The company offers seven different blends, all based on organic yerba mate (OYM): Mate Chai (organic yerba mate, ginger, spices, cinnamon, and pink pepper), Spicy Chai (OYM, ground ginger, clove, ground cardamom, cinnamon, and pink ground pepper), Menta (OYM, peppermint, Egyptian mint, and herbs), Lemon Detox (OYM, lemongrass, and hibiscus), Spicy Choco (OYM, ginger, and cocoa husk), Flower Power (OYM, Verbena, Lavender, and flowers), and Amore (OYM, strawberries, rhubarb, and roses).
The best-selling product is Mate Chai, they said. Other best seller blends are Menta and Lemon Detox.
“We are constantly thinking about new products, not only new blends but also products that complement the moment to take mate,” they explained. These include products like a ceramic hollow gourd with a special metal straw and a lovely bag to carry the kit.
“Although we have fluid contact with our very demanding clients through social media, we love attending the ferias, because this is the place where we meet them, talk to them and listen to their experiences. We love the human contact and meeting with our clients again and again,” they said. Most of our clients are women between 20 and 40 years old, but we have also lots of men and older people.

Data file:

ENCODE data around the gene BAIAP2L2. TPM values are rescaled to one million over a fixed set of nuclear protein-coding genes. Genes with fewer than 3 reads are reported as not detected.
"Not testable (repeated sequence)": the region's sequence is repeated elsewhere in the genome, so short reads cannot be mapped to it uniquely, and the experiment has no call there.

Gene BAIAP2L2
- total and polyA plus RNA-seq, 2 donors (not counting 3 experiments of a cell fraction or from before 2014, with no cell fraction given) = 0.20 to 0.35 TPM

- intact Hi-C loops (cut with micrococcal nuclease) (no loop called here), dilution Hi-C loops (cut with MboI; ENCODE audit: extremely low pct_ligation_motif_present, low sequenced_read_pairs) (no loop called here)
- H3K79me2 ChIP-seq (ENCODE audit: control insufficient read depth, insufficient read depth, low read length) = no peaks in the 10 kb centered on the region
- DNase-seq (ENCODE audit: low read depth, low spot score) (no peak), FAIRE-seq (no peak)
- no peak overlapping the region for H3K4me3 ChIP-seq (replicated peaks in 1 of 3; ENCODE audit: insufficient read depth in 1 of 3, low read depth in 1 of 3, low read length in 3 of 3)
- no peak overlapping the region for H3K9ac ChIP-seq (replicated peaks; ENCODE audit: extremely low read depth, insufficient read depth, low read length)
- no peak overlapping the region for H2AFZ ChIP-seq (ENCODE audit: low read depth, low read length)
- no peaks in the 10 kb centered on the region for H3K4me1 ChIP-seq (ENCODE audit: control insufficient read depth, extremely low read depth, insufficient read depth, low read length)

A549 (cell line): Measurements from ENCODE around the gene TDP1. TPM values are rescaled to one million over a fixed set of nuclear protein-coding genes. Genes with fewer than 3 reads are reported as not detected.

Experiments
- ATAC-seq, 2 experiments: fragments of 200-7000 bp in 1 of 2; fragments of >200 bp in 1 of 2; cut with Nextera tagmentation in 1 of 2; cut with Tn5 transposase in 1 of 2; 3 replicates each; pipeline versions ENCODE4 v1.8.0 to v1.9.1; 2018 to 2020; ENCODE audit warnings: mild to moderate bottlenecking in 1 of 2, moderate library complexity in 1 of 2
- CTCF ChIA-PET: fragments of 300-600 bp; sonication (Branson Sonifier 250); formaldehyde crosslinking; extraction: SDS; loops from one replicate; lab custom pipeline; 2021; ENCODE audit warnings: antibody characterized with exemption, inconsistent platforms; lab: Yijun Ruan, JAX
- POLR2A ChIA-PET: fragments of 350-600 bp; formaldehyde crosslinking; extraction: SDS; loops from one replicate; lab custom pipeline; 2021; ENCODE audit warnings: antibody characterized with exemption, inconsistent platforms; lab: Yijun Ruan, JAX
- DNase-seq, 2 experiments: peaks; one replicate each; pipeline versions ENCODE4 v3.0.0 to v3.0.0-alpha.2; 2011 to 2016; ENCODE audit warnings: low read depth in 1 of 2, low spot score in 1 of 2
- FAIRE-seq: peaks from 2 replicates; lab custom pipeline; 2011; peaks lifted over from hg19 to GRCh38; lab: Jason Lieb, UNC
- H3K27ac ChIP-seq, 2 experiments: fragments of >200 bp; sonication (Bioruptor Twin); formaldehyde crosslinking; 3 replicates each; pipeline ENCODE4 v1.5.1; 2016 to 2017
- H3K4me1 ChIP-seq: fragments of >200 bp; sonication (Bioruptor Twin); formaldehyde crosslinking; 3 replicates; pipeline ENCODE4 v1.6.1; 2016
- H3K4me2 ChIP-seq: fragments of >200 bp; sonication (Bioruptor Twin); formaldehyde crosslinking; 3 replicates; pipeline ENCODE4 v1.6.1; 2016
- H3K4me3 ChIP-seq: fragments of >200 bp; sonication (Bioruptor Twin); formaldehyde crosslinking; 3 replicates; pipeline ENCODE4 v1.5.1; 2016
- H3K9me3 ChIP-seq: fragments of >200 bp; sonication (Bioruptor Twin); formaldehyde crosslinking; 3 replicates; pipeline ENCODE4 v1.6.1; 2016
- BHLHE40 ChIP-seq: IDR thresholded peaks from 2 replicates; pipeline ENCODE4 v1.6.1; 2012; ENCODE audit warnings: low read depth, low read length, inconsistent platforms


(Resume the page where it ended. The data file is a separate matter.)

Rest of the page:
Future expansion plans
The company is not just focused on the Argentinian market, but already has products available at an Argentinian restaurant in New York, Miami and online. Products are also available in Montevideo, Uruguay, and in the exclusive beach resort of Punta del Este.
“Since we know that yerba is highly appreciated in other countries, we are studying how to expand in the short term, not only in Latin America (Chile and Paraguay), but also in the US and in the European market,” they said. “We have no reasons to think mate can’t be the future tea; we are working on it.”
And their advice to other entrepreneurs?
“Our advice is that you join other people with your same interests, work every day, believe in your ideas, love your project,” they said, but noted that they were lucky to meet very generous people who helped them a lot with good advice. “So we try to do the same. We believe in encouraging people, especially the young.
“But it´s important to understand how hard it is to be an entrepreneur in Argentina, a country where it is so difficult to avoid the bureaucracy and with lack of financing among other difficulties,” they said.
Soccer helping to drive the spread of yerba mate
With the World Cup in full swing in Russia, there is a lot of attention on players like Argentina’s Lionel Messi and Uruguay’s Luis Suarez, both of whom are known to enjoy yerba mate.
Argentinian players have also helped spread yerba mate in a country with a deep love of tea: England.
A recent article in British newspaper, The Daily Telegraph, discussed how players at Tottenham Hotspur are embracing the beverage. The paper quotes midfielder Eric Dier saying: “At Tottenham quite a lot of the players have started drinking it. I am a bit addicted to it now.
“With Tottenham, we have a lot of Argentinians so I started drinking it with them and now the English players are trying to pretend to be South Americans”.